Chris DiBona, open source programs manager at Google, hailed the foundation as "a great step forward… Having a level playing field for all contributors is fundamental in creating a broad and active community," he said in today's announcement. Oracle is currently suing Google for its use of Java in the Android mobile operating system.
Mark Shuttleworth, founder of Canonical, said his firm will ship OpenLibre with its future distributions of Ubuntu Linux. Canonical documentation describes OpenOffice as "a near drop-in replacement" for Microsoft Office, meaning there are a few areas of incompatibility in slide or document translation from one to the other. The OpenLibre suite includes a word processor, spreadsheet, slide presentation, database, drawing and a math equation manager.
"We welcome the Document Foundation initiative and look forward to the innovation it is able to drive with a truly open community," said Simon Phipps, director of the Open Source Initiative, which manages the Open Source trademark and approves the issuance new open source licenses. Phipps is a former Sun executive dealing with open source strategy.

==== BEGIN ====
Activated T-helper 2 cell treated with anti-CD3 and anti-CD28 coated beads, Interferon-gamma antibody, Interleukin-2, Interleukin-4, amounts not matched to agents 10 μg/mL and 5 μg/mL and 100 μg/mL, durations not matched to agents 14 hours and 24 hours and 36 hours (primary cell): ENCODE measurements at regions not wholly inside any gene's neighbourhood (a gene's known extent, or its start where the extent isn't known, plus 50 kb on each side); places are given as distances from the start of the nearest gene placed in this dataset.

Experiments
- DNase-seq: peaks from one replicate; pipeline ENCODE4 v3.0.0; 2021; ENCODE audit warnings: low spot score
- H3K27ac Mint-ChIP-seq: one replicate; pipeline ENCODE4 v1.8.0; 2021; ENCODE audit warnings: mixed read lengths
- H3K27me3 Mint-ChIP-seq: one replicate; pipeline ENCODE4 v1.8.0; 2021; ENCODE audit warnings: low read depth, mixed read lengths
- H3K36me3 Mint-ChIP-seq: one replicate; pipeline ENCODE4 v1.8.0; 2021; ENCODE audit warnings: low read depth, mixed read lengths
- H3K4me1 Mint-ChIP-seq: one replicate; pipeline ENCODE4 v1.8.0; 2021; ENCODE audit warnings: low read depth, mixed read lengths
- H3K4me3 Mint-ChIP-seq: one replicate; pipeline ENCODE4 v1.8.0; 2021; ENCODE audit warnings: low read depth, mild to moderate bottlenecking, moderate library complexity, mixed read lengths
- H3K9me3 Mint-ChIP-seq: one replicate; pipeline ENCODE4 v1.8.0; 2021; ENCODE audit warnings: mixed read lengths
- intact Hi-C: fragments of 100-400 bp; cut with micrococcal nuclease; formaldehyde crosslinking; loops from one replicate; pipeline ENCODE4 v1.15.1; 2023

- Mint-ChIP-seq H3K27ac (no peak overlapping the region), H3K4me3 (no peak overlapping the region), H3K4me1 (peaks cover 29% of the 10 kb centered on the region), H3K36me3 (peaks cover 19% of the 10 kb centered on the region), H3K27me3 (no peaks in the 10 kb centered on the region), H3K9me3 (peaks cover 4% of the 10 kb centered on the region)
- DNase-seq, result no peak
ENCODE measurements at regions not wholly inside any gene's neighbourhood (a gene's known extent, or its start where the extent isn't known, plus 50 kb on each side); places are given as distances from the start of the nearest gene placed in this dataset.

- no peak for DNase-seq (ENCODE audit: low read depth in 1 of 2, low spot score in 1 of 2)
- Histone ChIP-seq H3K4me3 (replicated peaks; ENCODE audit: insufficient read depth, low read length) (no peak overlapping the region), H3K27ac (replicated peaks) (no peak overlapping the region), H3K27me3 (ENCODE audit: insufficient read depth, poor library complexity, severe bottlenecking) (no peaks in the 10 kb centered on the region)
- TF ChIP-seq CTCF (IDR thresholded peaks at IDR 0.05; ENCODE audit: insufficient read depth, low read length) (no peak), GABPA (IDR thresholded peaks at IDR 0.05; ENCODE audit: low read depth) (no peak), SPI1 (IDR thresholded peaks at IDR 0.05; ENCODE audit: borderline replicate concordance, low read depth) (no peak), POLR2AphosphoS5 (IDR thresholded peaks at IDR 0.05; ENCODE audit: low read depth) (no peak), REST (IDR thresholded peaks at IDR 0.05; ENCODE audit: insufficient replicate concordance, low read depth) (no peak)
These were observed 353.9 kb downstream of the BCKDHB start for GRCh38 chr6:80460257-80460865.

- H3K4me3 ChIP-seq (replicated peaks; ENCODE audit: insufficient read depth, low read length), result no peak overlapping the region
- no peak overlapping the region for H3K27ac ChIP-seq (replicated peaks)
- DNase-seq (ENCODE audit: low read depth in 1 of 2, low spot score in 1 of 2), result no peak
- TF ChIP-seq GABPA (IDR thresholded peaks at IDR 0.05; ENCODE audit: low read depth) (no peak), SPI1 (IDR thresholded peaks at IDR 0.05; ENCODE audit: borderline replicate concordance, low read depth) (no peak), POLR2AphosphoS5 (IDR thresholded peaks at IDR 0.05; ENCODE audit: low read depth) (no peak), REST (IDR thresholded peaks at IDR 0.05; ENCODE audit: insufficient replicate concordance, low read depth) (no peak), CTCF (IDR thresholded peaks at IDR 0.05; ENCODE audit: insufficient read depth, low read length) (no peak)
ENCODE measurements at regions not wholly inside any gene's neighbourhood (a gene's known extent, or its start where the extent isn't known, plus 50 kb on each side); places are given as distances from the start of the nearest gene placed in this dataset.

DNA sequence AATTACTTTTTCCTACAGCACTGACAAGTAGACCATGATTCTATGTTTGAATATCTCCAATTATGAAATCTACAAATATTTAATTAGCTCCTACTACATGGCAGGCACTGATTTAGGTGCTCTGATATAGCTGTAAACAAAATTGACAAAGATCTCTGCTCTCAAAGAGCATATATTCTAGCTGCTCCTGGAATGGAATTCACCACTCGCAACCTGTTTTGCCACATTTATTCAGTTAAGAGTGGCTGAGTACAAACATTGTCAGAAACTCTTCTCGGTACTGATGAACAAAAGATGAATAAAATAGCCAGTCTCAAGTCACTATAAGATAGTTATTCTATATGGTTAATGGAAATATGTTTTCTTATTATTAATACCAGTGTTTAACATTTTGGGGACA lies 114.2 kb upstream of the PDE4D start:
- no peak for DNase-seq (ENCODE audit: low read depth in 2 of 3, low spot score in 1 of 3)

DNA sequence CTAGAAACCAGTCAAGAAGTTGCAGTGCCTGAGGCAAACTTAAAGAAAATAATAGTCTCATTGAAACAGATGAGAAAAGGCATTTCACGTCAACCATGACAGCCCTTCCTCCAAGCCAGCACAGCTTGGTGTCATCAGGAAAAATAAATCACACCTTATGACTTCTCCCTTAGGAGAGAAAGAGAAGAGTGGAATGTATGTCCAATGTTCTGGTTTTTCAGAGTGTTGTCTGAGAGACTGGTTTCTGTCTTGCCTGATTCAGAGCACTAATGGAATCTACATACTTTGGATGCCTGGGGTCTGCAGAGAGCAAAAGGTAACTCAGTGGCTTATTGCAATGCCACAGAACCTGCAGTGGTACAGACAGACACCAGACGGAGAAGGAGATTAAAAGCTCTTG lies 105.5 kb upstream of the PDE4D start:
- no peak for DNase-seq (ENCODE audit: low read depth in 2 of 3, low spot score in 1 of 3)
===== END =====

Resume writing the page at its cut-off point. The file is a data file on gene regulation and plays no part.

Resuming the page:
Free Software Foundation president Richard Stallman also welcomed the creation of LibreOffice. "I hope that the LibreOffice developers and the Oracle-employed developers of OpenOffice will be able to cooperate on development of the body of the code," he said.
Sophie Gautier, an OpenOffice community veteran and a former maintainer of the French OpenOffice project, was selected to speak for volunteer contributors. She said, "We believe that the foundation is a key step for the evolution of the free office suite, as it liberates the development of the code … from the constraints represented by the commercial interests of a single company." The foundation, she predicted, "will write a completely new chapter in the history of free and open source software."
Oracle spokespersons were not immediately available to comment.